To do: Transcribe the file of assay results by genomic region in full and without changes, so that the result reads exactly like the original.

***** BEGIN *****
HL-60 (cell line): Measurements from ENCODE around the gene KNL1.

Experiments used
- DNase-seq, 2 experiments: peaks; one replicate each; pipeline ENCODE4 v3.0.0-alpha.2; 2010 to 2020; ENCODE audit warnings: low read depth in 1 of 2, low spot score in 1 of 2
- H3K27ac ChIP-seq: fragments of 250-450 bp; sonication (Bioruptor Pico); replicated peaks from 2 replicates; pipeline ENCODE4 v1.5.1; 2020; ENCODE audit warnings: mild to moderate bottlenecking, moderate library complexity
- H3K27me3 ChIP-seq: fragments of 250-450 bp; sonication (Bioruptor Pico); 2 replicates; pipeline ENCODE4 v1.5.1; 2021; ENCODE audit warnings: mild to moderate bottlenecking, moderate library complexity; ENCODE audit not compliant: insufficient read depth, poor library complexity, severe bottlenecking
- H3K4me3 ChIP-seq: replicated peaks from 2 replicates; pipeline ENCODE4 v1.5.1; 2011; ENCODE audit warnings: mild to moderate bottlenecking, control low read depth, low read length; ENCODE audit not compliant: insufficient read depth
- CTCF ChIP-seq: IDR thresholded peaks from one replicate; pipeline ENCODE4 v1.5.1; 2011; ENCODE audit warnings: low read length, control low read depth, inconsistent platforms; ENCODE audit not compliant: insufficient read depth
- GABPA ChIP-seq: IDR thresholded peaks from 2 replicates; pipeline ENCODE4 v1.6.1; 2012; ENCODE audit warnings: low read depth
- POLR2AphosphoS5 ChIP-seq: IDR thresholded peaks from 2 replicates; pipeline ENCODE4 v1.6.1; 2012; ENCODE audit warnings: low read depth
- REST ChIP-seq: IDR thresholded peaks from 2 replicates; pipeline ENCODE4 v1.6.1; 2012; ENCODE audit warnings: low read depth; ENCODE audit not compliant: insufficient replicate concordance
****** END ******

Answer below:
HL-60 (cell line): Measurements from ENCODE around the gene KNL1.

Experiments used
- DNase-seq, 2 experiments: peaks; one replicate each; pipeline ENCODE4 v3.0.0-alpha.2; 2010 to 2020; ENCODE audit warnings: low read depth in 1 of 2, low spot score in 1 of 2
- H3K27ac ChIP-seq: fragments of 250-450 bp; sonication (Bioruptor Pico); replicated peaks from 2 replicates; pipeline ENCODE4 v1.5.1; 2020; ENCODE audit warnings: mild to moderate bottlenecking, moderate library complexity
- H3K27me3 ChIP-seq: fragments of 250-450 bp; sonication (Bioruptor Pico); 2 replicates; pipeline ENCODE4 v1.5.1; 2021; ENCODE audit warnings: mild to moderate bottlenecking, moderate library complexity; ENCODE audit not compliant: insufficient read depth, poor library complexity, severe bottlenecking
- H3K4me3 ChIP-seq: replicated peaks from 2 replicates; pipeline ENCODE4 v1.5.1; 2011; ENCODE audit warnings: mild to moderate bottlenecking, control low read depth, low read length; ENCODE audit not compliant: insufficient read depth
- CTCF ChIP-seq: IDR thresholded peaks from one replicate; pipeline ENCODE4 v1.5.1; 2011; ENCODE audit warnings: low read length, control low read depth, inconsistent platforms; ENCODE audit not compliant: insufficient read depth
- GABPA ChIP-seq: IDR thresholded peaks from 2 replicates; pipeline ENCODE4 v1.6.1; 2012; ENCODE audit warnings: low read depth
- POLR2AphosphoS5 ChIP-seq: IDR thresholded peaks from 2 replicates; pipeline ENCODE4 v1.6.1; 2012; ENCODE audit warnings: low read depth
- REST ChIP-seq: IDR thresholded peaks from 2 replicates; pipeline ENCODE4 v1.6.1; 2012; ENCODE audit warnings: low read depth; ENCODE audit not compliant: insufficient replicate concordance